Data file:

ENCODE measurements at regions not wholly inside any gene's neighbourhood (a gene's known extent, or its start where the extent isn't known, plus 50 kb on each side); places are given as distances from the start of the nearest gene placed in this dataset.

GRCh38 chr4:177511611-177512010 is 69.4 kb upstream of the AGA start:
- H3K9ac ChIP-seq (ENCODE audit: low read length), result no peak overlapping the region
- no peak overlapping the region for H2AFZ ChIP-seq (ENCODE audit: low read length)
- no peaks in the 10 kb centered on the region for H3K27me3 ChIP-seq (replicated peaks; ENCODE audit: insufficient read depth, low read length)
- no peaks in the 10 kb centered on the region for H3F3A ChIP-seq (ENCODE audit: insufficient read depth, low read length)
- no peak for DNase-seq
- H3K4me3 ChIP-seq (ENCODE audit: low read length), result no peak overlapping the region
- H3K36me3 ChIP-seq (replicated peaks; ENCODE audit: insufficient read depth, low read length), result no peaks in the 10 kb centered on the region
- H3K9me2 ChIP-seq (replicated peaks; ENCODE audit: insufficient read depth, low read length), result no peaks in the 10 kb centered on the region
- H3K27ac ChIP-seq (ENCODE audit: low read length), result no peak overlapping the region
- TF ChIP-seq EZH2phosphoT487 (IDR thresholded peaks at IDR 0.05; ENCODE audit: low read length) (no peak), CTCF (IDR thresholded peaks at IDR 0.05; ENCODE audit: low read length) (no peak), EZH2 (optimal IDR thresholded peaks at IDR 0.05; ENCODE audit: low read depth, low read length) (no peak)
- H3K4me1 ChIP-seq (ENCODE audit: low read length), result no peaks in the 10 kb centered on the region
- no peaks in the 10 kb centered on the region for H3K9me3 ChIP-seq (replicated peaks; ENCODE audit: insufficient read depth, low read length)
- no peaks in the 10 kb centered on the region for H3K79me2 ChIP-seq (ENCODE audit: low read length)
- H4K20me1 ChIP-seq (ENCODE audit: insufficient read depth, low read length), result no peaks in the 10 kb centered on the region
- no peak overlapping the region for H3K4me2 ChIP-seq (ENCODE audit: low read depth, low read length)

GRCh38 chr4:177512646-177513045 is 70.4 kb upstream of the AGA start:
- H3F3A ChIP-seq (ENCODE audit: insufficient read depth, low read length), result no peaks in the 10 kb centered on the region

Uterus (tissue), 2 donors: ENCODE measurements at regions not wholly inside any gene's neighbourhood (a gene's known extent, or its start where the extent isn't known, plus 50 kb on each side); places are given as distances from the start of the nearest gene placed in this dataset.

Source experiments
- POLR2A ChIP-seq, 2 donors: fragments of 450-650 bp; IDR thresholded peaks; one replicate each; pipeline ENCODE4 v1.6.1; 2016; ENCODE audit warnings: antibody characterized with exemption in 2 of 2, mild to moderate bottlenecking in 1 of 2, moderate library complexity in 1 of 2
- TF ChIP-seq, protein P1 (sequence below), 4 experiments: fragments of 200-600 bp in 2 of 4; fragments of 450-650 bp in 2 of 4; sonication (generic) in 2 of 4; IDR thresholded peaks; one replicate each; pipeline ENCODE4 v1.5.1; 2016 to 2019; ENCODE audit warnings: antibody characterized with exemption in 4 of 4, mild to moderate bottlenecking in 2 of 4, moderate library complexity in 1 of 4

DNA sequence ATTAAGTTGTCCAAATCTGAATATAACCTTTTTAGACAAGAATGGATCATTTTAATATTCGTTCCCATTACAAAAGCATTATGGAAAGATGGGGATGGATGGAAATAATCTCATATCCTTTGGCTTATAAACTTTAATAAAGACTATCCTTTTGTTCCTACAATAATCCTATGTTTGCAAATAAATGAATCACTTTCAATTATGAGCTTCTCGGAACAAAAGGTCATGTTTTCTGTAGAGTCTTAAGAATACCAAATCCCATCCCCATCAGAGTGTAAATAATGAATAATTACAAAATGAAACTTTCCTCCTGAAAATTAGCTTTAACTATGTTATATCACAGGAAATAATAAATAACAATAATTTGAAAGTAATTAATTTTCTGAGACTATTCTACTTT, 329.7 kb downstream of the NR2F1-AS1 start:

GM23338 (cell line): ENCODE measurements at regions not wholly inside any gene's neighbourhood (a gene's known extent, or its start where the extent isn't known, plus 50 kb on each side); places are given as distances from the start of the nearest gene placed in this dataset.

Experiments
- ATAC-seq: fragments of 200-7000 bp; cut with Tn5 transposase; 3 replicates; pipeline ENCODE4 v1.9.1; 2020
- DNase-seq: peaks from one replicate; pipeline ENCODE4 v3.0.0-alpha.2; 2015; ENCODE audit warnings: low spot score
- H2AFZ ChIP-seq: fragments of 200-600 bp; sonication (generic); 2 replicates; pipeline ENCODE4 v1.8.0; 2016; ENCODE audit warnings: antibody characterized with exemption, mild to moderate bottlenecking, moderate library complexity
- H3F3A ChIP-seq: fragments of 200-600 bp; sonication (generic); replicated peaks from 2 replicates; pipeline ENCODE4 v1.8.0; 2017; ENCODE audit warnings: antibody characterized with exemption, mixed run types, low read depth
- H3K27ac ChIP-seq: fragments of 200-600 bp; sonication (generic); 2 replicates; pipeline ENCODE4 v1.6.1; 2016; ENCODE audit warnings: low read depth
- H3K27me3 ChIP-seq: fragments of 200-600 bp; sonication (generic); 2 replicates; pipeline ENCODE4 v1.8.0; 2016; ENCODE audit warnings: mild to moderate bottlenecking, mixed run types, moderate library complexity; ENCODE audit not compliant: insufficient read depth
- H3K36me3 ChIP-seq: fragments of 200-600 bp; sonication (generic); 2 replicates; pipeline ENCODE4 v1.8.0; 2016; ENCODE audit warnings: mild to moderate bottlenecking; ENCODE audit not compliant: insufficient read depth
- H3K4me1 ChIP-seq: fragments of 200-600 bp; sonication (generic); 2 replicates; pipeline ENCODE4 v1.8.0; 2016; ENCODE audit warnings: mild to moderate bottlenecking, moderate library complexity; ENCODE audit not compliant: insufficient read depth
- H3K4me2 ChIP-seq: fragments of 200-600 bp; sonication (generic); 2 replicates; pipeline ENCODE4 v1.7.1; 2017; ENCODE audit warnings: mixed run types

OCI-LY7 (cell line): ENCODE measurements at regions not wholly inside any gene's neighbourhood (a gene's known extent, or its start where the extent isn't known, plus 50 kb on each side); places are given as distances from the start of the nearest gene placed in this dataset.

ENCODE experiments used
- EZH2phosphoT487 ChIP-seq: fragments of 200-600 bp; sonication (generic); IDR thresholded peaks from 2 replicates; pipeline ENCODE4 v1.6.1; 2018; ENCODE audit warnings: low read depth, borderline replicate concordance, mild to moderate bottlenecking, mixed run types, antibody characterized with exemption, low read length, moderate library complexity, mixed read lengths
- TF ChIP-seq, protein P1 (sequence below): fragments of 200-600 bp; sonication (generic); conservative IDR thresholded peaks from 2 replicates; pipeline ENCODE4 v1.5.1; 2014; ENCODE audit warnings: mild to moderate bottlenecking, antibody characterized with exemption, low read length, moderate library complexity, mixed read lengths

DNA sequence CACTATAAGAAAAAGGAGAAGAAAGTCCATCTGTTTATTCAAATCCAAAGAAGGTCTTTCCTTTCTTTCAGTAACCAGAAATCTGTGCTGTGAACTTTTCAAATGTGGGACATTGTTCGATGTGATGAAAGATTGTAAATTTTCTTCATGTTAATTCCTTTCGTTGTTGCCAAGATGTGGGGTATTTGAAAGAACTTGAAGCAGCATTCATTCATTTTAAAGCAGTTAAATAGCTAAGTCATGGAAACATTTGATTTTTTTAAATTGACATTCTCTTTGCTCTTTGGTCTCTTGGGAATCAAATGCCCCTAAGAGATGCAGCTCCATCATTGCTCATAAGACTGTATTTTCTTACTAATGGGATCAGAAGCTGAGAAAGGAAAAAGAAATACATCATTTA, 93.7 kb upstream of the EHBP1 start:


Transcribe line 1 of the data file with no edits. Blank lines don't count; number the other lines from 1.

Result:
ENCODE measurements at regions not wholly inside any gene's neighbourhood (a gene's known extent, or its start where the extent isn't known, plus 50 kb on each side); places are given as distances from the start of the nearest gene placed in this dataset.